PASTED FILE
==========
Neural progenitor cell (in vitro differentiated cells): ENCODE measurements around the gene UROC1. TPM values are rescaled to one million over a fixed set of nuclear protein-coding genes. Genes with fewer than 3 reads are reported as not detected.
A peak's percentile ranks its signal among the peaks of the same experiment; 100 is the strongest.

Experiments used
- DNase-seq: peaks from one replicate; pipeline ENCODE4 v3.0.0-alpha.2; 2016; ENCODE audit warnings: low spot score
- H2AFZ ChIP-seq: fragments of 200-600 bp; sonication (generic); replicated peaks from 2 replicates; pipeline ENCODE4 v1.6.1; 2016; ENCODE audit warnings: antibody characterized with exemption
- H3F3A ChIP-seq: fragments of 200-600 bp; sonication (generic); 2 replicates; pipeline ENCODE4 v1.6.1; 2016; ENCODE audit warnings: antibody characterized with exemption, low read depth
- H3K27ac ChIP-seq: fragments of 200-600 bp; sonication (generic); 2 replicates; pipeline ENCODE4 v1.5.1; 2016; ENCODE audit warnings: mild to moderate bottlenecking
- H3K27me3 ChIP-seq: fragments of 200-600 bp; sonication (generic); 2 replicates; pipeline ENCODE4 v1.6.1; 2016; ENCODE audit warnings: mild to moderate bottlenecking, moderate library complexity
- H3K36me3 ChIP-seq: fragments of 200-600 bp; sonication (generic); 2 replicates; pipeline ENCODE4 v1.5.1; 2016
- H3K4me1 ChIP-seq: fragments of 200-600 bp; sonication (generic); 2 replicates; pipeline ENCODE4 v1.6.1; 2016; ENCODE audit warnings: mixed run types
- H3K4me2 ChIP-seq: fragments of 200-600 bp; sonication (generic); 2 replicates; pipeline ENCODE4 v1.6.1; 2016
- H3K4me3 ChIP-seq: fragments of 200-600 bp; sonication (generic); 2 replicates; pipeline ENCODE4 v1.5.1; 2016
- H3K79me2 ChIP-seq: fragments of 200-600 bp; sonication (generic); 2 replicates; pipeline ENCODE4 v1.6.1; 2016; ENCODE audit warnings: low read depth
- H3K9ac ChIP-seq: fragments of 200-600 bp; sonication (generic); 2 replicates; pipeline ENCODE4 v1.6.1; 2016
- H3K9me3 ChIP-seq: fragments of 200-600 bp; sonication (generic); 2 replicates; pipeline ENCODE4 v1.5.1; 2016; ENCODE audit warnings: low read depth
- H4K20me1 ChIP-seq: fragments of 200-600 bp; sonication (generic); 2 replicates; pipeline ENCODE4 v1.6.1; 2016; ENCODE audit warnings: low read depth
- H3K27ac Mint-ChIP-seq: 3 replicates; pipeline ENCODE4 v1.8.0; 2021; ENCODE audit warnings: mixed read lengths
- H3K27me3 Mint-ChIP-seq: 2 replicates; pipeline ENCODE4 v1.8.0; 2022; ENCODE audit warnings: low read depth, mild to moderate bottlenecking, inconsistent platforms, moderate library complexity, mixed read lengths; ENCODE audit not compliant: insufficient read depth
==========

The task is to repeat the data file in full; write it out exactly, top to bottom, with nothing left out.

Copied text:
Neural progenitor cell (in vitro differentiated cells): ENCODE measurements around the gene UROC1. TPM values are rescaled to one million over a fixed set of nuclear protein-coding genes. Genes with fewer than 3 reads are reported as not detected.
A peak's percentile ranks its signal among the peaks of the same experiment; 100 is the strongest.

Experiments used
- DNase-seq: peaks from one replicate; pipeline ENCODE4 v3.0.0-alpha.2; 2016; ENCODE audit warnings: low spot score
- H2AFZ ChIP-seq: fragments of 200-600 bp; sonication (generic); replicated peaks from 2 replicates; pipeline ENCODE4 v1.6.1; 2016; ENCODE audit warnings: antibody characterized with exemption
- H3F3A ChIP-seq: fragments of 200-600 bp; sonication (generic); 2 replicates; pipeline ENCODE4 v1.6.1; 2016; ENCODE audit warnings: antibody characterized with exemption, low read depth
- H3K27ac ChIP-seq: fragments of 200-600 bp; sonication (generic); 2 replicates; pipeline ENCODE4 v1.5.1; 2016; ENCODE audit warnings: mild to moderate bottlenecking
- H3K27me3 ChIP-seq: fragments of 200-600 bp; sonication (generic); 2 replicates; pipeline ENCODE4 v1.6.1; 2016; ENCODE audit warnings: mild to moderate bottlenecking, moderate library complexity
- H3K36me3 ChIP-seq: fragments of 200-600 bp; sonication (generic); 2 replicates; pipeline ENCODE4 v1.5.1; 2016
- H3K4me1 ChIP-seq: fragments of 200-600 bp; sonication (generic); 2 replicates; pipeline ENCODE4 v1.6.1; 2016; ENCODE audit warnings: mixed run types
- H3K4me2 ChIP-seq: fragments of 200-600 bp; sonication (generic); 2 replicates; pipeline ENCODE4 v1.6.1; 2016
- H3K4me3 ChIP-seq: fragments of 200-600 bp; sonication (generic); 2 replicates; pipeline ENCODE4 v1.5.1; 2016
- H3K79me2 ChIP-seq: fragments of 200-600 bp; sonication (generic); 2 replicates; pipeline ENCODE4 v1.6.1; 2016; ENCODE audit warnings: low read depth
- H3K9ac ChIP-seq: fragments of 200-600 bp; sonication (generic); 2 replicates; pipeline ENCODE4 v1.6.1; 2016
- H3K9me3 ChIP-seq: fragments of 200-600 bp; sonication (generic); 2 replicates; pipeline ENCODE4 v1.5.1; 2016; ENCODE audit warnings: low read depth
- H4K20me1 ChIP-seq: fragments of 200-600 bp; sonication (generic); 2 replicates; pipeline ENCODE4 v1.6.1; 2016; ENCODE audit warnings: low read depth
- H3K27ac Mint-ChIP-seq: 3 replicates; pipeline ENCODE4 v1.8.0; 2021; ENCODE audit warnings: mixed read lengths
- H3K27me3 Mint-ChIP-seq: 2 replicates; pipeline ENCODE4 v1.8.0; 2022; ENCODE audit warnings: low read depth, mild to moderate bottlenecking, inconsistent platforms, moderate library complexity, mixed read lengths; ENCODE audit not compliant: insufficient read depth